Emerging data suggest more foundations are supporting the pro-immigrant movement

However, grant dollars are scarce in regions where threats to immigrant communities are high.

Written by: Kristina ("Yna") C. Moore

Date: April 10, 2019

With the upsurge in anti-immigrant rhetoric and policy under the Trump administration, more foundations seem to be making grants to more than a dozen pro-immigrant frontline organizations.  

Although this is promising news for the pro-immigrant movement, complete data on funding after the 2016 presidential election is not yet available. And the increase covers merely a fraction of what movement groups across the country need to mobilize communities, provide critical services and mount campaigns against hate and hate-based policies. 

The pool of foundation funders supporting the pro-immigrant movement is small.

The pool of foundation funders supporting the pro-immigrant movement is small.

Foundations and donors have an opportunity to sharpen and deepen their commitment to a future where all communities thrive by investing in the pro-immigrant movement. 

A promising trend 

Research from NCRP’s new Movement Investment Project indicates that in the years prior to the 2016 elections, support for immigrants and refugees represented less than 1% of all foundation funding. Only 11 funders accounted for half of all pro-immigrant movement funding.  

During the first half of the Trump presidency, NCRP’s small, but representative, sampling of pro-immigrant groups found that more than 60 foundations provided first-time grants to the movement. 

“Philanthropy can’t stay on the sidelines as community-powered organizations are holding the line, working to move us closer towards a safer, healthier and stronger futureFunders need to seize the moment because a country where immigrants thrive is one where we all thrive.”

– Aaron Dorfman President & CEO, NCRP

Untapped potential for grantmakers and donors 

 Geographic regions where threats to immigrant communities are high received disproportionally low foundation grant dollars in 2014-2016.

Geographic regions where threats to immigrant communities are high received disproportionately low foundation grant dollars in 2014-2016.

State of Foundation Funding for the Pro-Immigrant Movement found that the movements new funders represented only a fraction of philanthropic dollars going to pro-immigrant movement groups. About 90% of 2017-2018 foundation funding in the NCRP sample set came from previous funders giving larger grants.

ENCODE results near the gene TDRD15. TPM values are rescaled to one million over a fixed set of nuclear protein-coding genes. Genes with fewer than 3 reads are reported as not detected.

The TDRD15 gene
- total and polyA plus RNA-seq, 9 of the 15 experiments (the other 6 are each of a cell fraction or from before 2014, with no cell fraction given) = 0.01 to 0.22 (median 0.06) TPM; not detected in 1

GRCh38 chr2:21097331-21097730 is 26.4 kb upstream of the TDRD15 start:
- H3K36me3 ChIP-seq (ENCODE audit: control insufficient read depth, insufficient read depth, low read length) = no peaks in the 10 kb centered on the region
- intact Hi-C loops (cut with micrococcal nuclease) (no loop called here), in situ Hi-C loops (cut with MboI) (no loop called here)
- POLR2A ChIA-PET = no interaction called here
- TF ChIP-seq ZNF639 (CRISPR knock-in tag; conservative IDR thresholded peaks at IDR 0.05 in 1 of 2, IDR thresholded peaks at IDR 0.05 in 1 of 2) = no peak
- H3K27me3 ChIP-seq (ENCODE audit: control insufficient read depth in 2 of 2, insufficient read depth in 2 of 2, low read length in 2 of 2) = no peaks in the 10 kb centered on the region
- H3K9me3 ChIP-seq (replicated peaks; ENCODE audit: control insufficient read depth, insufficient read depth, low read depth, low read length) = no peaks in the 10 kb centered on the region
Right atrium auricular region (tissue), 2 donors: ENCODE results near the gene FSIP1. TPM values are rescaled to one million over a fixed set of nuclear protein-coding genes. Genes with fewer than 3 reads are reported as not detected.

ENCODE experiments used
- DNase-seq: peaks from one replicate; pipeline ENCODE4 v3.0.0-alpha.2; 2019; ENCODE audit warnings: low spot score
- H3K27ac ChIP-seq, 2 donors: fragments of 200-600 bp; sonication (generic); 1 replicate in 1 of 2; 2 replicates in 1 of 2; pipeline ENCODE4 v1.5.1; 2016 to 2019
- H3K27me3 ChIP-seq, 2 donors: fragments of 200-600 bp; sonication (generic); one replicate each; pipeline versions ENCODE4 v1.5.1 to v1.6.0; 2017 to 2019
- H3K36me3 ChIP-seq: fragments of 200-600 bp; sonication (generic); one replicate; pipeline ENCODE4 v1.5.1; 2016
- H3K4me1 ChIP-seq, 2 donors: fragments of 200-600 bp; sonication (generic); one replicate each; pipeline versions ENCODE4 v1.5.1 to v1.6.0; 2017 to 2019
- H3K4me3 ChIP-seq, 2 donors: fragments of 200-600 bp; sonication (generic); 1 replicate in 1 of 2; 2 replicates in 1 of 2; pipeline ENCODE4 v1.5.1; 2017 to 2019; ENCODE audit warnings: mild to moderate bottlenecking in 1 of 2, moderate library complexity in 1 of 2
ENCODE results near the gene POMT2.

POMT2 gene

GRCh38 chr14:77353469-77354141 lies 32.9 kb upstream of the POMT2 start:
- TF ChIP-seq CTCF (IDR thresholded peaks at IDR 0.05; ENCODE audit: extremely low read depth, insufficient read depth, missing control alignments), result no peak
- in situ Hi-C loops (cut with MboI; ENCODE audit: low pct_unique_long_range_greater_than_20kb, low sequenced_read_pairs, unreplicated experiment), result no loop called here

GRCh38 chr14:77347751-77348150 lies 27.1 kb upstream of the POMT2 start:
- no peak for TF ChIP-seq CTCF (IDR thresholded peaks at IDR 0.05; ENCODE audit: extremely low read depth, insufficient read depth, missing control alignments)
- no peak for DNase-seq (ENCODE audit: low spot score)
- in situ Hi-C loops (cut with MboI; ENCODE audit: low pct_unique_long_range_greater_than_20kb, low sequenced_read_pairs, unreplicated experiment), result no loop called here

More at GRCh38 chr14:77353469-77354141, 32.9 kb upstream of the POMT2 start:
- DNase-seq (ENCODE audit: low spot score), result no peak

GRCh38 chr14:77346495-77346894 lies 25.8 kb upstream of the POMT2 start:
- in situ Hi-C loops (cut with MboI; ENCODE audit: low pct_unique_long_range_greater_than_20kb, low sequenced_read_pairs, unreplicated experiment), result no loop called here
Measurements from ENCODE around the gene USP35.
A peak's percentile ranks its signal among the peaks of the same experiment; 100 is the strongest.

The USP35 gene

NCRP’s extensive interviews with movement leaders as well as quantitative data from Foundation Center found a large gap between the small pool of funders and the urgent and long-term threats that immigrant communities face.  

NCRP identified 2 specific areas where philanthropic investments can go a long way to fill these gaps: 

  • Funding state- and local-level organizing to strengthen and grow immigrant communities’ ability to defend against threats such as deportations and anti-immigrant policies. 
  • Explicitly identifying immigrants and refugees as key constituencies in supporting a broad range of issues such as criminal justice, children and youth, health, gender equity and more. 

“This groundbreaking project reveals the truth about the under-resourcing of immigrant communities by philanthropy as well as examples of how long-term and strategic investments have delivered real changeIt is my hope that this project sparks a new outlook on support for immigrant justice movement organizations, which every day are fighting to survive and make progress on a wide range of fronts that impact all people.” 

– Cristina Jiménez
Founder and Executive Director
United We Dream Network and NCRP Board Member   

Opportunities for foundations and donors to invest in a vibrant, inclusive future 

According to the NCRP’s research, pro-immigrant movement leaders have 5 recommendations for funders:  

  • Give long-term, flexible and capacity building support to frontline groups. 
  • Fund organizing and services to address short-term needs while seeking long-term solutions. 
  • Help grantees access 501(c)4 dollars so they can use a greater range of strategies. 
  • Work with other funders to ensure that all aspects of the movement have adequate resources and to fund across different social issues. 
  • Deploy philanthropic social capital and networks.  

“There could not be a more urgent time for funders to support movements for social justice – especially immigrant and refugee rightsFunders must show up as allies, providing flexible, long-term support and building partnerships that offer movement leaders the space and solidarity they need to advance change.”

Pamela Shifman
President & CEO 
NoVo Foundation and NCRP board member

Check out the State of Foundation Funding for the Pro-Immigrant Movement, which includes an infographic of key findings and examples of success stories made possible by grantmakers standing in partnership with movement organizations.